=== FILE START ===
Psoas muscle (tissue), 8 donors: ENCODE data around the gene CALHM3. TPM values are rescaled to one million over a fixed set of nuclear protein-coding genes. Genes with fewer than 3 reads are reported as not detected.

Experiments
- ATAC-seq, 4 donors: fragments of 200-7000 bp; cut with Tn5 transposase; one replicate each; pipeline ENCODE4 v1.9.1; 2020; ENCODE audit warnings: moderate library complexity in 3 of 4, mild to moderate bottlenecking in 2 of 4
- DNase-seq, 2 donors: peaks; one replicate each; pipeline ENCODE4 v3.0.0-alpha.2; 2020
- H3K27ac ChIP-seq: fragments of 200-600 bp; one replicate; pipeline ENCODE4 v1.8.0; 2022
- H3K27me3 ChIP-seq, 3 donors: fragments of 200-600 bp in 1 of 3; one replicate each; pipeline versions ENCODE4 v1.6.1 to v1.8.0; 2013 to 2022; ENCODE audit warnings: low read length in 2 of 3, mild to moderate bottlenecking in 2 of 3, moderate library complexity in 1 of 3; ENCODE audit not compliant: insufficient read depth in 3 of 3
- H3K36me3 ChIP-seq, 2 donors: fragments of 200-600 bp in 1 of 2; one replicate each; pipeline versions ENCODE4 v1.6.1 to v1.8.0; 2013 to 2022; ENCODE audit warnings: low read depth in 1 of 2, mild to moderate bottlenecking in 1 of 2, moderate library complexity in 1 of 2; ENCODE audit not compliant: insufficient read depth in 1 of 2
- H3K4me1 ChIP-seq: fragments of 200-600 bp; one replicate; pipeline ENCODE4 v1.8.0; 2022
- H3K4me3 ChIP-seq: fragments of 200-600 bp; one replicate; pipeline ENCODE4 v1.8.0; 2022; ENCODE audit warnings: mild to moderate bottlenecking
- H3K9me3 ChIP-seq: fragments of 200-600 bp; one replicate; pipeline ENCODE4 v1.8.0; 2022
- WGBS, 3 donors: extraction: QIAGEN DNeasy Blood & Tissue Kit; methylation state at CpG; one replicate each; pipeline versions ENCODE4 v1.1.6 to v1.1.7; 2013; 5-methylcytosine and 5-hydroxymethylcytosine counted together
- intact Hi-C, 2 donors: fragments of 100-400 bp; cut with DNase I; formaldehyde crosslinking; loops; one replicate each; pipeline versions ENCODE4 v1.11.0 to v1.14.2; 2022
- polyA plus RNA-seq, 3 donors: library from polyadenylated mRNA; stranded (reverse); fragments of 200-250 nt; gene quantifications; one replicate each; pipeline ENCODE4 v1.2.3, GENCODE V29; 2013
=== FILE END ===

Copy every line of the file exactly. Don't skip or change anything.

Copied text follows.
Psoas muscle (tissue), 8 donors: ENCODE data around the gene CALHM3. TPM values are rescaled to one million over a fixed set of nuclear protein-coding genes. Genes with fewer than 3 reads are reported as not detected.

Experiments
- ATAC-seq, 4 donors: fragments of 200-7000 bp; cut with Tn5 transposase; one replicate each; pipeline ENCODE4 v1.9.1; 2020; ENCODE audit warnings: moderate library complexity in 3 of 4, mild to moderate bottlenecking in 2 of 4
- DNase-seq, 2 donors: peaks; one replicate each; pipeline ENCODE4 v3.0.0-alpha.2; 2020
- H3K27ac ChIP-seq: fragments of 200-600 bp; one replicate; pipeline ENCODE4 v1.8.0; 2022
- H3K27me3 ChIP-seq, 3 donors: fragments of 200-600 bp in 1 of 3; one replicate each; pipeline versions ENCODE4 v1.6.1 to v1.8.0; 2013 to 2022; ENCODE audit warnings: low read length in 2 of 3, mild to moderate bottlenecking in 2 of 3, moderate library complexity in 1 of 3; ENCODE audit not compliant: insufficient read depth in 3 of 3
- H3K36me3 ChIP-seq, 2 donors: fragments of 200-600 bp in 1 of 2; one replicate each; pipeline versions ENCODE4 v1.6.1 to v1.8.0; 2013 to 2022; ENCODE audit warnings: low read depth in 1 of 2, mild to moderate bottlenecking in 1 of 2, moderate library complexity in 1 of 2; ENCODE audit not compliant: insufficient read depth in 1 of 2
- H3K4me1 ChIP-seq: fragments of 200-600 bp; one replicate; pipeline ENCODE4 v1.8.0; 2022
- H3K4me3 ChIP-seq: fragments of 200-600 bp; one replicate; pipeline ENCODE4 v1.8.0; 2022; ENCODE audit warnings: mild to moderate bottlenecking
- H3K9me3 ChIP-seq: fragments of 200-600 bp; one replicate; pipeline ENCODE4 v1.8.0; 2022
- WGBS, 3 donors: extraction: QIAGEN DNeasy Blood & Tissue Kit; methylation state at CpG; one replicate each; pipeline versions ENCODE4 v1.1.6 to v1.1.7; 2013; 5-methylcytosine and 5-hydroxymethylcytosine counted together
- intact Hi-C, 2 donors: fragments of 100-400 bp; cut with DNase I; formaldehyde crosslinking; loops; one replicate each; pipeline versions ENCODE4 v1.11.0 to v1.14.2; 2022
- polyA plus RNA-seq, 3 donors: library from polyadenylated mRNA; stranded (reverse); fragments of 200-250 nt; gene quantifications; one replicate each; pipeline ENCODE4 v1.2.3, GENCODE V29; 2013